The Legend Of Zelda: A Generation's Awakening

I was trying for a few weeks to write a review of the remake of Legend of Zelda: Ocarina of Time on the 3DS and I couldn’t do it. It was too hard. I was lost to the experience of the thing and knew that I’d simply gush over the new graphics and old storyline and have little to say about the quality of the thing. Then, like a porcine Robert Pirsig, I began to think about the quality of the thing and why Zelda plays such an important part in my life and the lives of an entire generation.

The Legend of Zelda came out at a crucial point in history. Launched in August, 1987, the game appeared on the cusp of the Iran-Contra hearings and its launch coincided with a major LA earthquake. To children of the 1970s who were just coming into their own (I was 12 then), it was a frightening and confusing time. I was too young to understand the world, yet old enough to be afraid of it. I don’t want to conflate world events with the launch of a game, but I think it’s accurate in this case and, at the very least, helps explain some of the world as we (or I) saw it.

Zelda was also important technologically. It was one of the first with a battery-powered save as well as an in-depth story. Compared to the games we had already played by then – Super Mario Brothers and Metroid come to mind – this game was cerebral and deep. Link, our tiny onscreen avatar, survived on wits, not speed, and barring a foolish move you could keep playing for hours, moving from dungeon to dungeon with each thrilling button tap.

Link was us, but better. He was small and squat, looking like a boy with a too-big shield and sword, yet he was quite capable. He could run from enemies, push big rocks (with the right tools), and bomb walls. We were rewarded when he was rewarded because we were in there with him. I can’t recall how many childhood obsessions were fueled by Link’s actions including my desire to be a wizard and my research into esoterica like the Holy Grail. Pop culture at this point was looking backwards and, in a way, Zelda was the definitive example of this. Indiana Jones was digging up the past. Link was in some misty Brigadoon where kids needed swords to defend themselves and invisible enemies sprang up at every turn. Link would save the princess and, in turn, we would save the princess.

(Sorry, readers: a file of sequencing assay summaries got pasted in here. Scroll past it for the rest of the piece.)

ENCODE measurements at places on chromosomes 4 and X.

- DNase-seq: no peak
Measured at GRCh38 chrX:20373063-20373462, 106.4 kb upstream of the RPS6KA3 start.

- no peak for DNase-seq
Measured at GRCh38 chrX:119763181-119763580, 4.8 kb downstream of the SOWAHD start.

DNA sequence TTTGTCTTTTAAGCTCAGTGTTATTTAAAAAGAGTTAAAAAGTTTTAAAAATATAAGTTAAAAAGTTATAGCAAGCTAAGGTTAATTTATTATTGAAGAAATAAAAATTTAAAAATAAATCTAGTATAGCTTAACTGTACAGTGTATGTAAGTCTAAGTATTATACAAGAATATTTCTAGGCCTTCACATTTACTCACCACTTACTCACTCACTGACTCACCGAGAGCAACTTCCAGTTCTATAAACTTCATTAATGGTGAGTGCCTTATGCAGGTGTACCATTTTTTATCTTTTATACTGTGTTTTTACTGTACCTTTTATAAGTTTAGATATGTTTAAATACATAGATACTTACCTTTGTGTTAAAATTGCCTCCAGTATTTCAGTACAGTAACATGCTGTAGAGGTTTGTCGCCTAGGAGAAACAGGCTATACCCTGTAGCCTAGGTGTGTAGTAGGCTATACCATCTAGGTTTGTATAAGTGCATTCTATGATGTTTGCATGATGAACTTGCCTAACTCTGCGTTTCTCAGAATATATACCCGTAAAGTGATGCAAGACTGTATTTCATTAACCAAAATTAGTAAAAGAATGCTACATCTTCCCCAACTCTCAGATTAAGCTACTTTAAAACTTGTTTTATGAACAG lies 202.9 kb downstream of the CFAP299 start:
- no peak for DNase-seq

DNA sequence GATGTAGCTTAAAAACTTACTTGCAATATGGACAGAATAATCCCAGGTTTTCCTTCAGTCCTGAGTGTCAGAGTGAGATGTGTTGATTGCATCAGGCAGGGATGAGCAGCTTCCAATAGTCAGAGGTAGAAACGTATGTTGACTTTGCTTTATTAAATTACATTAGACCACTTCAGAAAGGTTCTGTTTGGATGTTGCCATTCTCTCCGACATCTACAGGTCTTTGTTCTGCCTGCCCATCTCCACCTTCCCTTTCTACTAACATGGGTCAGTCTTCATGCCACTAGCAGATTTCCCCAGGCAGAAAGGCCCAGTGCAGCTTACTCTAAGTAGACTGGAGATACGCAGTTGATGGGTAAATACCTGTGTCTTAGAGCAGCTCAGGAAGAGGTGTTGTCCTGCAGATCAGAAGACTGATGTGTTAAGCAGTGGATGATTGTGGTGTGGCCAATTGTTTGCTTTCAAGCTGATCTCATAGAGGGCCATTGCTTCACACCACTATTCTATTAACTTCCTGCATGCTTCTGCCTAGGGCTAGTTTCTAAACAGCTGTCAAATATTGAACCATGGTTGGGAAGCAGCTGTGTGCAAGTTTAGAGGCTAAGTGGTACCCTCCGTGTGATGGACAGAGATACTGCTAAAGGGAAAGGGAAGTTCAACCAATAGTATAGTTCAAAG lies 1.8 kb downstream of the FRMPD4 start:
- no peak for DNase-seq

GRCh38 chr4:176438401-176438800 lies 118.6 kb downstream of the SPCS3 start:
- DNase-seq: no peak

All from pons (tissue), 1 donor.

Every generation gets the Link it deserves. The N64 crowds got a quasi-3D link and kids these days get a real-3D link and, when Skyward Sword launches, they will get a Link that is so far removed from the original flat, overhead view as to evoke the comparison between the walls at Lascaux vs. the work of Ansel Adams. But I think we’re lucky that we get any Link at all. Too many generations have grown up with heroes too complex for their needs. The hard-eyed superheros and hedonistic Fritzes of previous generations built men and women who lacked a certain amount of compassion. As “bad” as video gaming is for kids, it was the first medium that allowed children to identify with the characters on the screen in a real sense, and, seemingly cognizant of this, Nintendo was careful not to make those role models too violent, too valiant, or too fake.

The original Zelda, with its dungeons, rupees, and mysterious whistles, is like a strange song whose notes, sometimes cacophonous, came together in a rush of discovery and enchantment.

So yes, I loved the Ocarina of Time but I’m supposed to. It’s Umami for the heart, comforting and all-encompassing, a game the envelops the gamer like a good – if flawed – book (what’s with all these flying postmen? And trains? Luckily Ocarina eschews a lot of these newer additions). But this game isn’t for me. It’s for my son and his son and then there will be a next chapter for his son’s son. Forever, into infinity, one would hope, the game will be our gift to the future.

Nick Paumgarten put it best in an article about Zelda’s creator, Shigeru Miyamoto: Zelda is about fear and discovery. I didn’t want to bring Miyamoto into this very much because, as much as I love Zelda, I think the cult of personality that has grown up around him clouds the value of his produce. He did his job and he did it well and his own childhood shaped our own in a myriad of ways. On visiting about a mountain and its warren of small caves that Miyamoto once explored as a child, Paumgarten writes:

I wandered around in the brush for a while longer but found no other open holes. Visible below, in the valley, was a running track, a soccer pitch, and a giant dirt lot, where you could hear the shouts and screams of children at play. I bushwhacked back to the cab, and we drove around to where the sounds had been coming from: a schoolyard. I stood at the edge of it for a spell and watched a bunch of boys, aged nine or so, play a frenzied and unruly game of kickball. On one side of the yard, a group of girls were playing something else. One at a time, they dashed in and out of the brush at the foot of Komugi Mountain. The object, it seemed, was to venture in deeper, or stay in longer, than the girl before.

Deeper, longer, and braver. That’s what I like to think Zelda made us, and I like to think that her mark is indelible.